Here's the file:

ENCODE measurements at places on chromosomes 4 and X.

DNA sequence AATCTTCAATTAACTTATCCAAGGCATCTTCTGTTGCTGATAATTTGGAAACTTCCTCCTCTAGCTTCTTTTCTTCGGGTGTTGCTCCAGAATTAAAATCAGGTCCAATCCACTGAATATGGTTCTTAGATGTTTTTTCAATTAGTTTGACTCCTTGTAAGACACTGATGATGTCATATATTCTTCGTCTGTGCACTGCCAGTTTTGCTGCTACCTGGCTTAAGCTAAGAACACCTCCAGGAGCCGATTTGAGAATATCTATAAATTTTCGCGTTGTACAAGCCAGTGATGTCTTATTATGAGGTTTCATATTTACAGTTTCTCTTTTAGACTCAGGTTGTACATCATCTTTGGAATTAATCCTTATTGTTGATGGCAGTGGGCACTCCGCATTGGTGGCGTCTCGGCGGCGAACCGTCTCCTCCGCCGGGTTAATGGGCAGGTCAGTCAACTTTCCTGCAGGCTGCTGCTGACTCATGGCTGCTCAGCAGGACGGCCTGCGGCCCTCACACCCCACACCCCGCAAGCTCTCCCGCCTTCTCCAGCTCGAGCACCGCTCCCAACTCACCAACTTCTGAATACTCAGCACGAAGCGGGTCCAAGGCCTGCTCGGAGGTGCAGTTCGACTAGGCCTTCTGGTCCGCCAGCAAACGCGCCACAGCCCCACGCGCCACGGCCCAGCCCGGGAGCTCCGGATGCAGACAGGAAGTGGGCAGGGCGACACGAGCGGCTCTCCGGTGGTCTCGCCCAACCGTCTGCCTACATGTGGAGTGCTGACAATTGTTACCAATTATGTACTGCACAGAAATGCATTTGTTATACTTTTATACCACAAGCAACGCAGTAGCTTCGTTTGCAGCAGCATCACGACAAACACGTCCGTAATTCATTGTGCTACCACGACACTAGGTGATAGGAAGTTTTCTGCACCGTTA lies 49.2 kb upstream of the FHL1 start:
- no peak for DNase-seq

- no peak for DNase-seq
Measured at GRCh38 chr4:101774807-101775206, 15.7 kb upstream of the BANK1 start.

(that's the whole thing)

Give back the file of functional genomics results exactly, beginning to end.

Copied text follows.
ENCODE measurements at places on chromosomes 4 and X.

DNA sequence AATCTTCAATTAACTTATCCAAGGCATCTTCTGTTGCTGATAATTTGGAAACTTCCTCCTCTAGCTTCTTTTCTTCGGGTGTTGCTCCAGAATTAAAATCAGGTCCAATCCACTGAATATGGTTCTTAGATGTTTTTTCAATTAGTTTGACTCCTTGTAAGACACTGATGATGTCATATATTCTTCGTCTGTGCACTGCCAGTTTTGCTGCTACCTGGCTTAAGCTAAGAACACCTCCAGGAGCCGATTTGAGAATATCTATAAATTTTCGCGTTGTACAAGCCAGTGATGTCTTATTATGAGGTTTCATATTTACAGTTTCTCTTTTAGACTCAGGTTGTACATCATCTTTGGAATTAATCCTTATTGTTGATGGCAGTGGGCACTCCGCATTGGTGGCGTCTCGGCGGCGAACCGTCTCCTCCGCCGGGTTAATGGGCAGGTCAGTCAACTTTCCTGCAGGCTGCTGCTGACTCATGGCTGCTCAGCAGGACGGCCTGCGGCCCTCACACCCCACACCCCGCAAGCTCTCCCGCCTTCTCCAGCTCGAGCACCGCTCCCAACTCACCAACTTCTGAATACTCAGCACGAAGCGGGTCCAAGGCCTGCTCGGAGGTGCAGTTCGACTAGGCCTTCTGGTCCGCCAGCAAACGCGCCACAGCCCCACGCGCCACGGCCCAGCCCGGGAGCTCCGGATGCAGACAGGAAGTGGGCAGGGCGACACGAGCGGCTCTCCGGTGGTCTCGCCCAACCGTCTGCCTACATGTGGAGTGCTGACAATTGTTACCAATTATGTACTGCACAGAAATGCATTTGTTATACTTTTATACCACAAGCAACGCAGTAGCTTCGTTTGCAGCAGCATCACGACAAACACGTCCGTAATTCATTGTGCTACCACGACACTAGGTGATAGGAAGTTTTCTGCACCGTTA lies 49.2 kb upstream of the FHL1 start:
- no peak for DNase-seq

- no peak for DNase-seq
Measured at GRCh38 chr4:101774807-101775206, 15.7 kb upstream of the BANK1 start.